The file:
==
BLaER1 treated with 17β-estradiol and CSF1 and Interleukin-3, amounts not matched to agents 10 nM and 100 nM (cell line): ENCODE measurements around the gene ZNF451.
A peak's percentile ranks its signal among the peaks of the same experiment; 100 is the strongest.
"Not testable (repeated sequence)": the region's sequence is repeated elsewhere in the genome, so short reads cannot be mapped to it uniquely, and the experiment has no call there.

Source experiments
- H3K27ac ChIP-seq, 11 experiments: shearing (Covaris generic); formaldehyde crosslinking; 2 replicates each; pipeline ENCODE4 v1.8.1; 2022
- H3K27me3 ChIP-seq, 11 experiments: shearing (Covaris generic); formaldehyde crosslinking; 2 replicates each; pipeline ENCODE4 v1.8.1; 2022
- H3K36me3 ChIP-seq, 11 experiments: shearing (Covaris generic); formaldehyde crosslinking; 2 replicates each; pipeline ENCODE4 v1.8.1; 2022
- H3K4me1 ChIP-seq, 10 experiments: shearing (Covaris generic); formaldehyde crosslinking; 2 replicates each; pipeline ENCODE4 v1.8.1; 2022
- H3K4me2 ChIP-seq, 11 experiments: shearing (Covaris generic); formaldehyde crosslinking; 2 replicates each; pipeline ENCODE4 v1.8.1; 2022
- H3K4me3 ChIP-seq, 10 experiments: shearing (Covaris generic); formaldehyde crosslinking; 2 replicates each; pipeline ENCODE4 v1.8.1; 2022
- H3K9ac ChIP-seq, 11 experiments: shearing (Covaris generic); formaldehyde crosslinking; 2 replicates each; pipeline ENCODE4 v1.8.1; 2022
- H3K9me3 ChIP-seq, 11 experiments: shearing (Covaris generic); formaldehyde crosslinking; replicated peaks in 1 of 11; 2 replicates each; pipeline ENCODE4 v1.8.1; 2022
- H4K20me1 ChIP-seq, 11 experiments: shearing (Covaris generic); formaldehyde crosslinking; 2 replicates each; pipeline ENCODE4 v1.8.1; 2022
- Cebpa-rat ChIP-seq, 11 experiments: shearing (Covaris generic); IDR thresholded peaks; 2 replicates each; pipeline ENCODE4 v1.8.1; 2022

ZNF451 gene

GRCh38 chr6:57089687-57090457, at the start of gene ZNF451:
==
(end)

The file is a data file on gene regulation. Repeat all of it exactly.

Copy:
BLaER1 treated with 17β-estradiol and CSF1 and Interleukin-3, amounts not matched to agents 10 nM and 100 nM (cell line): ENCODE measurements around the gene ZNF451.
A peak's percentile ranks its signal among the peaks of the same experiment; 100 is the strongest.
"Not testable (repeated sequence)": the region's sequence is repeated elsewhere in the genome, so short reads cannot be mapped to it uniquely, and the experiment has no call there.

Source experiments
- H3K27ac ChIP-seq, 11 experiments: shearing (Covaris generic); formaldehyde crosslinking; 2 replicates each; pipeline ENCODE4 v1.8.1; 2022
- H3K27me3 ChIP-seq, 11 experiments: shearing (Covaris generic); formaldehyde crosslinking; 2 replicates each; pipeline ENCODE4 v1.8.1; 2022
- H3K36me3 ChIP-seq, 11 experiments: shearing (Covaris generic); formaldehyde crosslinking; 2 replicates each; pipeline ENCODE4 v1.8.1; 2022
- H3K4me1 ChIP-seq, 10 experiments: shearing (Covaris generic); formaldehyde crosslinking; 2 replicates each; pipeline ENCODE4 v1.8.1; 2022
- H3K4me2 ChIP-seq, 11 experiments: shearing (Covaris generic); formaldehyde crosslinking; 2 replicates each; pipeline ENCODE4 v1.8.1; 2022
- H3K4me3 ChIP-seq, 10 experiments: shearing (Covaris generic); formaldehyde crosslinking; 2 replicates each; pipeline ENCODE4 v1.8.1; 2022
- H3K9ac ChIP-seq, 11 experiments: shearing (Covaris generic); formaldehyde crosslinking; 2 replicates each; pipeline ENCODE4 v1.8.1; 2022
- H3K9me3 ChIP-seq, 11 experiments: shearing (Covaris generic); formaldehyde crosslinking; replicated peaks in 1 of 11; 2 replicates each; pipeline ENCODE4 v1.8.1; 2022
- H4K20me1 ChIP-seq, 11 experiments: shearing (Covaris generic); formaldehyde crosslinking; 2 replicates each; pipeline ENCODE4 v1.8.1; 2022
- Cebpa-rat ChIP-seq, 11 experiments: shearing (Covaris generic); IDR thresholded peaks; 2 replicates each; pipeline ENCODE4 v1.8.1; 2022

ZNF451 gene

GRCh38 chr6:57089687-57090457, at the start of gene ZNF451: